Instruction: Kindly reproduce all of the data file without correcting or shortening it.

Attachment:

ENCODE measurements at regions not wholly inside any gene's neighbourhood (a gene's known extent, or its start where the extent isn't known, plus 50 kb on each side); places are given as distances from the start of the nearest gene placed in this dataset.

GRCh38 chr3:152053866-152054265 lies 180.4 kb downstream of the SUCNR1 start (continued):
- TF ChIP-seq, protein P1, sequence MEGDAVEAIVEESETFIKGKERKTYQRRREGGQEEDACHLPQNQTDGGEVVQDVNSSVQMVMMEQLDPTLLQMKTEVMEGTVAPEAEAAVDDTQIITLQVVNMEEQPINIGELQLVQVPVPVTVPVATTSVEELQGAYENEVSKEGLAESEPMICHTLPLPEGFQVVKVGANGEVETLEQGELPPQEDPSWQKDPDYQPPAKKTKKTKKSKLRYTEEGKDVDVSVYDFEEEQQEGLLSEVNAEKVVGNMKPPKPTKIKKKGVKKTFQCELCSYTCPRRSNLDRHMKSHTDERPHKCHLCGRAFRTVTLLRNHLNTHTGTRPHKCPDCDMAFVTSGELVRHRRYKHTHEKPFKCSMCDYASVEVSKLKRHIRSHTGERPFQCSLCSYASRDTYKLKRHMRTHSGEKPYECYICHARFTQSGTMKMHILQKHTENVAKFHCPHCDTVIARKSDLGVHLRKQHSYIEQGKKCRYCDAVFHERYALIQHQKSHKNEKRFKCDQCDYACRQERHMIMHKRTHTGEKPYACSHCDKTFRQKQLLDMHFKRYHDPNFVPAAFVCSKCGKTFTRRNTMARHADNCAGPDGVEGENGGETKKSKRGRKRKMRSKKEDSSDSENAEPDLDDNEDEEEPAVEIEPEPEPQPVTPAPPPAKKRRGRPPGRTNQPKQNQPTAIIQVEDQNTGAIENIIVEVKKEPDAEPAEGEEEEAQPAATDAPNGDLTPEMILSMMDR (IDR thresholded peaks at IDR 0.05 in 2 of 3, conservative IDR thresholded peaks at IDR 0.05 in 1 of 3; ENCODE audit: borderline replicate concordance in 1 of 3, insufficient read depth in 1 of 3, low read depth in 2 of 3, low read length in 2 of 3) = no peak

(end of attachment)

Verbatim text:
ENCODE measurements at regions not wholly inside any gene's neighbourhood (a gene's known extent, or its start where the extent isn't known, plus 50 kb on each side); places are given as distances from the start of the nearest gene placed in this dataset.

GRCh38 chr3:152053866-152054265 lies 180.4 kb downstream of the SUCNR1 start (continued):
- TF ChIP-seq, protein P1, sequence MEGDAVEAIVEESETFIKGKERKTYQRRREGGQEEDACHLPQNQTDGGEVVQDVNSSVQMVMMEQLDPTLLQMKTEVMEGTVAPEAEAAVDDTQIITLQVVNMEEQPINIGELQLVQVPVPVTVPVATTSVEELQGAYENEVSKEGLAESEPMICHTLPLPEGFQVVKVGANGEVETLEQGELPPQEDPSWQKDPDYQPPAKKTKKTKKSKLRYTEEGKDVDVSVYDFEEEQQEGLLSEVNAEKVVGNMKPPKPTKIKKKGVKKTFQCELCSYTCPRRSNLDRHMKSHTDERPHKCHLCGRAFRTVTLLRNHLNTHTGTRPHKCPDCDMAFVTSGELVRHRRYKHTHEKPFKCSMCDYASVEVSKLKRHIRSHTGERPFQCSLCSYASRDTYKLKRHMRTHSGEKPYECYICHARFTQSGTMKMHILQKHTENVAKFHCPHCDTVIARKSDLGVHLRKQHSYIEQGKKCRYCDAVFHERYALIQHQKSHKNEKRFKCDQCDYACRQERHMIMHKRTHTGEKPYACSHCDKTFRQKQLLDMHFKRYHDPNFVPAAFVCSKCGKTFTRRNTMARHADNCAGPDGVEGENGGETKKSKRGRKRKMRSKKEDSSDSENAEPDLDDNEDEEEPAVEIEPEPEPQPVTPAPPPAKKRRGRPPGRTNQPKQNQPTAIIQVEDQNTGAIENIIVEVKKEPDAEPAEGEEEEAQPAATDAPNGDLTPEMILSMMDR (IDR thresholded peaks at IDR 0.05 in 2 of 3, conservative IDR thresholded peaks at IDR 0.05 in 1 of 3; ENCODE audit: borderline replicate concordance in 1 of 3, insufficient read depth in 1 of 3, low read depth in 2 of 3, low read length in 2 of 3) = no peak